Today, Stollak still remains active and engaged with his friends through musical entertainment and poker games. His friends say he has a great sense of humor and is always telling jokes or witty stories.

“My doctor told me I’m the healthiest 103-year-old he’s ever seen,” Jack said. “He said I was the healthiest—not the smartest!”

The Eighties Strike Back in Middle Village

Rubix Kube performs at Juniper

As part of Councilman Robert Holden’s summer concert series in partnership with NYC Department of Parks and Recreation and Queensborough Performing Arts Center, Rubix Kube rocked the house last Thursday.

Hundreds of locals gathered in the Multi Purpose Play Area of Juniper Valley Park for “The Eighties Strike Back Show” by the celebrated tribute band, self described as the “rad lovechild of a Rock concert and a Broadway musical.”

From Michael Jackson to Madonna, the group’s singers, musicians, and dancers wowed the audience with the hottest tracks from the decade.

The band’s frontman, Scott Lovelady, transformed himself into the iconic faces of the ‘80s with the costumes to match, as did the danc- ers with their flashy neon wardrobe reminiscent of the time.

They were also joined by 11-year- old vocalist and drummer, Kobi Reese—who channeled Billy Idol for the night.

Rubix Kube’s frontwoman, Cherie Martorana Neve, hails from Massachusetts and lives in New Jersey. She was proud to perform on the Juniper Park stage for a lively crowd of people.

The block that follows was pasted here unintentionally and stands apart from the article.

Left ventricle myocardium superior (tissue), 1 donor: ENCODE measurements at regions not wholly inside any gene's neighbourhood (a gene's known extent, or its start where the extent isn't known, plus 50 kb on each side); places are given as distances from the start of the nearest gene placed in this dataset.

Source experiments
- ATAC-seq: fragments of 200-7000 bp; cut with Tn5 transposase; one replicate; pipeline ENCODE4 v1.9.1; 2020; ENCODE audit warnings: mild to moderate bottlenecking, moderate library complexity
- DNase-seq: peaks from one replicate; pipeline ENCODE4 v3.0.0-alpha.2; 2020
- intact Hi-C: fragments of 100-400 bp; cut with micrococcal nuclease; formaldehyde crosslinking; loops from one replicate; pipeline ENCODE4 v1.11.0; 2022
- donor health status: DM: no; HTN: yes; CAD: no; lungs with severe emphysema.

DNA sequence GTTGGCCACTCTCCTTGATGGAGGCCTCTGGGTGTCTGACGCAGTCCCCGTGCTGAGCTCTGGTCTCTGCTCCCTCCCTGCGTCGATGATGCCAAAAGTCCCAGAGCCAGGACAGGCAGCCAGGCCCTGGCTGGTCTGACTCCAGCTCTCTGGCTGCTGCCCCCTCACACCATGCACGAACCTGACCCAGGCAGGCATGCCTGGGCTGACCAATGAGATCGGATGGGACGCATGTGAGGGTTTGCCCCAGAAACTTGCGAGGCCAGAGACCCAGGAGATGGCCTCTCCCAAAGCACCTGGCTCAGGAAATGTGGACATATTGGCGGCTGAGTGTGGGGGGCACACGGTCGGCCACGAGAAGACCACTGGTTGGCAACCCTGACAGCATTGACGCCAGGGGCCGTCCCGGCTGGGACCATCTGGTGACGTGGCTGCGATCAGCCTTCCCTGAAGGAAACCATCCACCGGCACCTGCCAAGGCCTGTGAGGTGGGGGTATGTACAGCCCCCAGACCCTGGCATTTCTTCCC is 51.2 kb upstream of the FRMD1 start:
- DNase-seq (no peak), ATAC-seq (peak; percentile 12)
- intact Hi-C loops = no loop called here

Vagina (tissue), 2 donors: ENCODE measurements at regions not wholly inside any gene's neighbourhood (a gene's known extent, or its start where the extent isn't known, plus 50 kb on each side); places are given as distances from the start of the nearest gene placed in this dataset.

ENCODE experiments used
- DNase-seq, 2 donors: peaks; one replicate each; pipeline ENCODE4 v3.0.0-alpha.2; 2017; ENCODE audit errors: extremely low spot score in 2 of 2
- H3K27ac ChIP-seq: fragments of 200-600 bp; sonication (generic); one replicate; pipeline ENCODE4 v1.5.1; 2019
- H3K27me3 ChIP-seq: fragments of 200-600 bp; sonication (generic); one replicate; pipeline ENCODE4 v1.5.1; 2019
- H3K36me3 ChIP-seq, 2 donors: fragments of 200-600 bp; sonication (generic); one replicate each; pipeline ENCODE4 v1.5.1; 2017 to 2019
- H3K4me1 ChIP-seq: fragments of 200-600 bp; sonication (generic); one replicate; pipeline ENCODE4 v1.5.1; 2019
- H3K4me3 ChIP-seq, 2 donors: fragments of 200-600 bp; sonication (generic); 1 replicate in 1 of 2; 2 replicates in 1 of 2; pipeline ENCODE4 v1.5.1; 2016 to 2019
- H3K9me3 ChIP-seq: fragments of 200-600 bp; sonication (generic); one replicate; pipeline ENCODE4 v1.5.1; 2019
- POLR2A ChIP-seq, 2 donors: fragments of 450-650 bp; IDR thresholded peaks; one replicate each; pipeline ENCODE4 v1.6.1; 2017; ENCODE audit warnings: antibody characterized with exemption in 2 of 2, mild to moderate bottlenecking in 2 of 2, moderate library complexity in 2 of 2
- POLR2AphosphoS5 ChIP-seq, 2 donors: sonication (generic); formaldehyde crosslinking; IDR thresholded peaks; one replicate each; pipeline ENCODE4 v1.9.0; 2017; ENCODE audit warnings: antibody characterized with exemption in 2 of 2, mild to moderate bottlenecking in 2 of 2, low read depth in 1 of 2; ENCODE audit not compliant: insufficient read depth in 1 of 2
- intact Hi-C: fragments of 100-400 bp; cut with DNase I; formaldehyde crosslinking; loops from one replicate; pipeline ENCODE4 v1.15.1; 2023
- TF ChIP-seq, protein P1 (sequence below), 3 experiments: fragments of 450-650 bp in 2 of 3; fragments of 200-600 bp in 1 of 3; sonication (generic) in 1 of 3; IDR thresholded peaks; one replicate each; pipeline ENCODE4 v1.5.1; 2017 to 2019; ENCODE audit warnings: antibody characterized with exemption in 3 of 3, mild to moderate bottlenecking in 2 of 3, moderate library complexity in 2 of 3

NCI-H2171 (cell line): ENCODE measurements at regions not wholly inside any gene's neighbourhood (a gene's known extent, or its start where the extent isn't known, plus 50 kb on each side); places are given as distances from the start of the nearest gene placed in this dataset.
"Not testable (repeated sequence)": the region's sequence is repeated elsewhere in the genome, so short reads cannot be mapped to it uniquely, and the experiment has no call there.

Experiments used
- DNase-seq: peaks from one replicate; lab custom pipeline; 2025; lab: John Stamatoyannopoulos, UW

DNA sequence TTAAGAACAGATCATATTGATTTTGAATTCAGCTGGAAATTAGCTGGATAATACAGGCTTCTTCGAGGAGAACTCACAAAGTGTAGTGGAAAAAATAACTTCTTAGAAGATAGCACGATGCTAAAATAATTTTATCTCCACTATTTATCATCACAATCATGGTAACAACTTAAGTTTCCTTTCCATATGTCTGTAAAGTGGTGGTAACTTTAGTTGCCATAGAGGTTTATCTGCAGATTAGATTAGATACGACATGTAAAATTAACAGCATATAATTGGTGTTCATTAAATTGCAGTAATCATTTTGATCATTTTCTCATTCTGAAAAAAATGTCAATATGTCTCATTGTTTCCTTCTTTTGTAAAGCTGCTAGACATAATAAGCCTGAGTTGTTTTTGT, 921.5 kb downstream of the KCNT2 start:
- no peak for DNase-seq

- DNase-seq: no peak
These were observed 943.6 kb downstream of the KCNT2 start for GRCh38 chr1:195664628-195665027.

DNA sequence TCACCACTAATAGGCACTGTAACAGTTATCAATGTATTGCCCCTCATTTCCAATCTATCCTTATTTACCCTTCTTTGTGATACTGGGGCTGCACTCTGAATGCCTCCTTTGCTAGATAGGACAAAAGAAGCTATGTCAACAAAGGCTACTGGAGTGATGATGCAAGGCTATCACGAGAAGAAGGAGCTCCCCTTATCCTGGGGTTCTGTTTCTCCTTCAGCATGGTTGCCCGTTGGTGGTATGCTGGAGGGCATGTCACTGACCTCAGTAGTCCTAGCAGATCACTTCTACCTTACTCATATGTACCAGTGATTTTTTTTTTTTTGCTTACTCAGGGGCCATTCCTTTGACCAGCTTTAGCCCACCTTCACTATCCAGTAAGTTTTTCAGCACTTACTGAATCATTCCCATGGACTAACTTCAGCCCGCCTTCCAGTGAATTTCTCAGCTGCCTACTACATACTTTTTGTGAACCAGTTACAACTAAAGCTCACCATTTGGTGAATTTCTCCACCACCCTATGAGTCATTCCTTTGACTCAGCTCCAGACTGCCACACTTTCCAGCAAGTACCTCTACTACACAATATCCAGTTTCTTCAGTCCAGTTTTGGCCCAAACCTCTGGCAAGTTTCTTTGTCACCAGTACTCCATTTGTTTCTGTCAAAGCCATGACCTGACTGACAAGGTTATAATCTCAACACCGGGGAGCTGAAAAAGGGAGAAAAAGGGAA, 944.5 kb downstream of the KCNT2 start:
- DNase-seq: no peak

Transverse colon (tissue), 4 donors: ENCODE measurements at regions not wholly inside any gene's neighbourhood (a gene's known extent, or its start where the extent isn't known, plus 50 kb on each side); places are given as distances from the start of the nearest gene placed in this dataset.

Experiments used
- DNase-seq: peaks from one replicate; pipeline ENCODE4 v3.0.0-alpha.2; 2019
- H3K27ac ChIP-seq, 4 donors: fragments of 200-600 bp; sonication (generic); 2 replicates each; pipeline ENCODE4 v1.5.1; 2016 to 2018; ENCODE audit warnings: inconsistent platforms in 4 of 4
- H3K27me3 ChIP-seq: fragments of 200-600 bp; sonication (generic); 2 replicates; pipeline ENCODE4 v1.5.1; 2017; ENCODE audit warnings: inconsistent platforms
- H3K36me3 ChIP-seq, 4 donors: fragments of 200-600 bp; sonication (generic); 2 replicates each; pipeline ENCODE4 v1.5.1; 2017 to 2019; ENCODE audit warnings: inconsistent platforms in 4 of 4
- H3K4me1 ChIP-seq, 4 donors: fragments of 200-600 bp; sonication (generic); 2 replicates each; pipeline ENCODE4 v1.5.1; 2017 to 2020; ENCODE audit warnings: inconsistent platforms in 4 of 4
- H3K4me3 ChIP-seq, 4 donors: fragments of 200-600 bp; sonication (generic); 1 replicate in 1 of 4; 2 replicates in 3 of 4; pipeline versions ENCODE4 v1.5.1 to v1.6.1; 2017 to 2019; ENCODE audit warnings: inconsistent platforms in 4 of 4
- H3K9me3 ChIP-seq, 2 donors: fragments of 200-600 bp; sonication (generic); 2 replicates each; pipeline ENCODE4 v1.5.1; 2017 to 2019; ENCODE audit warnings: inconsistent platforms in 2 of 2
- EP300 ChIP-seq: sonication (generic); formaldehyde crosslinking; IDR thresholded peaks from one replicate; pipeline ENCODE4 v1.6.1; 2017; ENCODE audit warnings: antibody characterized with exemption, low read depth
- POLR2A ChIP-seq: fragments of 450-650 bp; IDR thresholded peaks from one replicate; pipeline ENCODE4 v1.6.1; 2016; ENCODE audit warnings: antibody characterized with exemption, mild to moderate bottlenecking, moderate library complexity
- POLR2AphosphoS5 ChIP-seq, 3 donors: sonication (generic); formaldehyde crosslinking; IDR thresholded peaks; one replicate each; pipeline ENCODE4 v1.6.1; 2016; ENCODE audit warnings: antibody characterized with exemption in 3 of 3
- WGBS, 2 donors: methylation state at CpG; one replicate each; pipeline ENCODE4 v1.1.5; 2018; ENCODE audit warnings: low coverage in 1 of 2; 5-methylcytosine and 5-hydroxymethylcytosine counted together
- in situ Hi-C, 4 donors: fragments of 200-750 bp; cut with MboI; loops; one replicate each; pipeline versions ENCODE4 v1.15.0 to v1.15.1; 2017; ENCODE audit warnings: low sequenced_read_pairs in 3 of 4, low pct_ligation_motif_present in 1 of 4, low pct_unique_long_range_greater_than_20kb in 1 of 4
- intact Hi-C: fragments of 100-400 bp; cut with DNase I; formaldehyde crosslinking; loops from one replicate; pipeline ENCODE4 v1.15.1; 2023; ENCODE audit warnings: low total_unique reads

Although the ‘80s has so many hits and genres of popular music, Martorana Neve said her favorite song to perform by far is “Under Pres- sure” by David Bowie and Queen.

“It’s an incredible song that’s sung by two of the most legendary and talented musicians of all time. Most of all, the lyrics of that song are more relevant now than they have ever been,” she said.

“When we perform the song now, it’s like everything going on in the world for COVID, politics, just get- ting older, growing, everything. We get emotional when we perform that song; I actually cry sometimes and get teary eyed,” she continued. “It’s just a very moving song, but in all the right ways. Not a lot of songs do that, but music does that in general.”

Michael Jackson’s signature moves

For more free concert fun, check out this week’s Rolling Stones tribute band—Satisfaction—on July 14 at 7 p.m. in Juniper Valley Park.

Little Billy Idol

Cherie Martorana Neve

Hair metal was well-represented